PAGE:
Lately, I just keep running. My brain is so full. I am a bottle of champagne just waiting to be corked and running allows me to pop the cork, no one else. I need an appointment with my own thoughts, but they were so busy they couldn’t fit me in. So it got clogged. I made mistakes, first little ones then much larger ones. Or was it a lot of little ones that made me look like one big failure? Either way, I didn’t have time to organize my (many) thoughts. And the cork blew on me. With running, I am alone in my head, letting it all go. All those analysis, those worries, the funny musings and the downright cliché; it all piled on top of each other, like the laundry I don’t have time to sort. This isn’t something that happened last year or recently; this is a lifetime of bubbling anxiety. I need to get healthy. I promised myself.
For the Love of Toddlers
Maybe it is midnight. Maybe it is four am. I am emotionally and physically exhausted; as I have been for the last few years. Am I still watching TV? Mountains dissolve into the screen answering my question: screen saver is on. A tiny voice yells out. First it cries, then begins saying my name “Mommy, Mommy, Mommy” with increasing desperation. Jackson. I open the bedroom door. “Blue stars. Need blue stars.” He says knowing I will be sleeping next to him tonight. I turn on the stars, (part of a toy that shuts off after twenty minutes) reminding my self to continue looking for his missing nightlight. He rolls over, as if the crying never existed, and burrows his head into the space between my chin and shoulders. I kiss him on the forehead and whisper, “love you”. “I luff you Mommy” he whispers back.
My Not-so-typical Teenagers
To be a parent to teenagers and toddlers often puts me into a weird parenting tug-of-war. Then I take a step back and realize the advantages I have. This week I focused on a little ode to my beautiful teenage (well Liv, 12, is technically not a teenager yet..) daughters.
I am in my car, with two toddlers. Only a two and half hours until home. I reassure myself. A quick check to the rear view mirror reminds me that I am alone with them. The older two are at home. Help Mommy! Ipad stuck! Jackson shrieks as I pull onto the freeway. He locked it. I curse. Mamamamamamamamamamama!!! Cece chimes in. Her arms reaching out trying to hand me the bag of cereal she was eating. I watch as she sprinkles half the bag onto the car floor I had just cleaned. I see a Mickey Mouse book beyond my reach. Refocusing my attention on the road, I turn up the music. “I had that dream; that you were mine. I had that dream a thousand times; The car seems lonely, I realize how much I miss my girls. I don’t hear their chatter: silly, sarcastic, intelligent, confusing, and comforting. I want to see their faces when I surprise them with hot chocolate from Starbucks; a gesture of appreciation for them fixing the Ipad for Jackson or replacing the cereal in Cece’s outstretched little arm for the book in front of her feet. My thought haze dissolves as Cece coughs up green Lucky Charm tinted blob of vomit.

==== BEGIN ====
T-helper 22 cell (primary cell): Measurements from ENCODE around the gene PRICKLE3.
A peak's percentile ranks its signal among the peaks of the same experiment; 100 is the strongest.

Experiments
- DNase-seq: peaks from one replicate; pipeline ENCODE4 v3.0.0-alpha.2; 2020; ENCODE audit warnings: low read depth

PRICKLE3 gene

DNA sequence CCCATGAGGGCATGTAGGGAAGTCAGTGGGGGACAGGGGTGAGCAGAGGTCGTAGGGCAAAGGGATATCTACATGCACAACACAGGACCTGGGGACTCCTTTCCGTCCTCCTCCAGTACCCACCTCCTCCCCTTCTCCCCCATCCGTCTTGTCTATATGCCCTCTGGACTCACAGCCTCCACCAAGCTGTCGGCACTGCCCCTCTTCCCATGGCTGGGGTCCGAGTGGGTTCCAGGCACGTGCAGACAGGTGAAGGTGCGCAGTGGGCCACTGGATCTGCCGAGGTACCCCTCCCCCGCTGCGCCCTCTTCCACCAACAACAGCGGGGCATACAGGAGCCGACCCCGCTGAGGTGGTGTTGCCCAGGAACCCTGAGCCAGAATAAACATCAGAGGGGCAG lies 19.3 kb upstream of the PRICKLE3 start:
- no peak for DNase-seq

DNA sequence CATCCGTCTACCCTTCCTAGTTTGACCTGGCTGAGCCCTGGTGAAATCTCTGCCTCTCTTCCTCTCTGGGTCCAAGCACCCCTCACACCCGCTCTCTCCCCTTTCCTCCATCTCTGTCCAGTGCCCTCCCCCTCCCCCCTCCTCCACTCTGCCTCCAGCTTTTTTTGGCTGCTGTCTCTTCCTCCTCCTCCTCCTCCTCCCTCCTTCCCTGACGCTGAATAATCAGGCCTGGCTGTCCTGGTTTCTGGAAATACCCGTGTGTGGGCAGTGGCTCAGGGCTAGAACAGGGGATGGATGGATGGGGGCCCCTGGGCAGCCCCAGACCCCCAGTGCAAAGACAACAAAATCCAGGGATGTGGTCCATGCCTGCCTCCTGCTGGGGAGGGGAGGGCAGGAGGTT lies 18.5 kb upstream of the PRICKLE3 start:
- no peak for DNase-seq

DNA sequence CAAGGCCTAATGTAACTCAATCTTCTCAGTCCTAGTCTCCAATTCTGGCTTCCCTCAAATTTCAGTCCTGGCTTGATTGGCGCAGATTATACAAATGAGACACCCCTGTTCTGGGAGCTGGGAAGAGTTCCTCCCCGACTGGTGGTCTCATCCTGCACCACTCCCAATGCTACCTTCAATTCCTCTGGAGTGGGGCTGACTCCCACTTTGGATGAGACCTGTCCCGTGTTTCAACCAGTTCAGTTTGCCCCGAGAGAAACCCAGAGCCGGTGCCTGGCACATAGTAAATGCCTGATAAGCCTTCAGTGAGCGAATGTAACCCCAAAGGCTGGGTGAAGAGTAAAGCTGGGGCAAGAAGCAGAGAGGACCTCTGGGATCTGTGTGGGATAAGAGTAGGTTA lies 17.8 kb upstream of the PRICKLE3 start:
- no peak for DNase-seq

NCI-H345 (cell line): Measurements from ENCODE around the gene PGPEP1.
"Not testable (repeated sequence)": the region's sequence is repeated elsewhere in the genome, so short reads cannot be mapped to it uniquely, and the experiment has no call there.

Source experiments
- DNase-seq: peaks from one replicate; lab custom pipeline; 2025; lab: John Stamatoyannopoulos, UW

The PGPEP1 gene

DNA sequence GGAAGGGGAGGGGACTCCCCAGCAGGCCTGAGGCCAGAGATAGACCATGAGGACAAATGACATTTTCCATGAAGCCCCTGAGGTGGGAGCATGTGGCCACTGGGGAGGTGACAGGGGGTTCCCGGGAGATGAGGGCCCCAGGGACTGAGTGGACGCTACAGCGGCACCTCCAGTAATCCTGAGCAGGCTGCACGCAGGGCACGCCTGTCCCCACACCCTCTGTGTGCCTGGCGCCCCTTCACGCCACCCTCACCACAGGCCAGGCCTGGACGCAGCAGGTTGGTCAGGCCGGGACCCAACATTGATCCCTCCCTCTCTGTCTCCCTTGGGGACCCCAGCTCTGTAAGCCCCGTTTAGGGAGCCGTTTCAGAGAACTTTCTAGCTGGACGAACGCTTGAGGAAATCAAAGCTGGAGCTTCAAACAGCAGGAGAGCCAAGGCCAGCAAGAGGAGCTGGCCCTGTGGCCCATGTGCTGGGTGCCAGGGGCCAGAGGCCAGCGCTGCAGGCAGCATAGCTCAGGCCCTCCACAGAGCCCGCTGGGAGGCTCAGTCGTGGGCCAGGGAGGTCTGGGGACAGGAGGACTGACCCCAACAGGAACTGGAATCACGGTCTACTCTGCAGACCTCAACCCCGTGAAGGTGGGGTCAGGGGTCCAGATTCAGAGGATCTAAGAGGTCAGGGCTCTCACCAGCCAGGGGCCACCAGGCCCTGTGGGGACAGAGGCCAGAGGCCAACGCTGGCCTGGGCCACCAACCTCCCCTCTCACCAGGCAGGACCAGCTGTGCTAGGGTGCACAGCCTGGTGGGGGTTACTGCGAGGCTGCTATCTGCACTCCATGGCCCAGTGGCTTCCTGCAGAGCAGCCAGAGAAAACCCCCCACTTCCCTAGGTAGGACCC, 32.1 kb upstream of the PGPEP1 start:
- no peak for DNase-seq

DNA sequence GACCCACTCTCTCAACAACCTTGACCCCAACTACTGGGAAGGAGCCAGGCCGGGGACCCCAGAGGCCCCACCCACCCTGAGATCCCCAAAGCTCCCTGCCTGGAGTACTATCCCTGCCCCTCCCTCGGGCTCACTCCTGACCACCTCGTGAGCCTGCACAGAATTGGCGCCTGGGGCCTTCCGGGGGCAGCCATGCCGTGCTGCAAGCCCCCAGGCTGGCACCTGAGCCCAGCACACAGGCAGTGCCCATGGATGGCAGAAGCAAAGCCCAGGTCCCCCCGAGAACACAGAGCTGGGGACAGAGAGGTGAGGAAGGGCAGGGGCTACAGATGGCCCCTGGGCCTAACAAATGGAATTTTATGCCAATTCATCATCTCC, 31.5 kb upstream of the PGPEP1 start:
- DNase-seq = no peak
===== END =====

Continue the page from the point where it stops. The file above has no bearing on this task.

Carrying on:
Ode to “Me-Mowe”
Ode to Me-Mowe
(Pronounced like cow, but with an M. that is Cece’s word for Mickey mouse)
Dear Mickey Mouse-
Let me start off by saying I am a big fan. I have been since I was in diapers. You and your crew were my first friends. It is nice that you now spend so much time in my home again. At the risk of being judged by other parents, I am just going to come clean: I let my kids watch a lot of TV. I don’t mean to, but we are all happier people when the TV is on. See, you still bring joy to my life. But you already knew that, you are a smart mouse. I can’t quite figure out why you are still friends with Pete, he is seriously an asshole. But I am sure you have a reason, I won’t doubt you know what you are doing. You, little mouse, have become generation-less. I like how you have become quite musical in this new generation. The hot dog song? And kids eat it up. (pun intended) Anyway, like Goofy trying to remember quite how to say Toodles, I am stumbling over my words. What I really wanted to say was thank you for being there to help out this week.
I am running around the house trying to prepare for another holiday gathering. Presents need to be wrapped bought, and my house is in its normal state of cluttered chaos. Why do they need to dump the toy bins to play with one little thing? Cece has attached herself to my leg and Jackson weaseled a bike in from outside and was running over my foot, again. The girls were just waking up and their faces were glued to some device. I was letting Josh sleep in since he was fresh off two double shifts. I stood there, looking down at my ratty sweat pants tucked into my slipper boots and stopped in the now familiar command: breathe
“Hell of a winter we are having, eh?” An imagined passerby calls out to me smiling at the two toddlers playing around in the back yard. I tell myself they are some how missing the piles of dog poop were buried under the snow then thawed back out. Another thing on my to do list. I sigh as I am oddly reminded of the three-inch layer of dust on my windowsill. Jackson and Cece are battling each other with sticks as the dog darts out of the way. They are probably too young to be playing with those sticks. Oh wait, I stopped giving a shit what people thought especially in the judgment free zone that is my back yard. The trees are shaking in the loneliness that comes about when all your leaves have fallen. The breeze causes a ripple shiver in my shoulder. My watch dings. Breathe. I inhale, my gaze softening on the babies giggling around the yard. I exhale these insignificant moments of my day that I
will most likely forget tomorrow. I just breathe.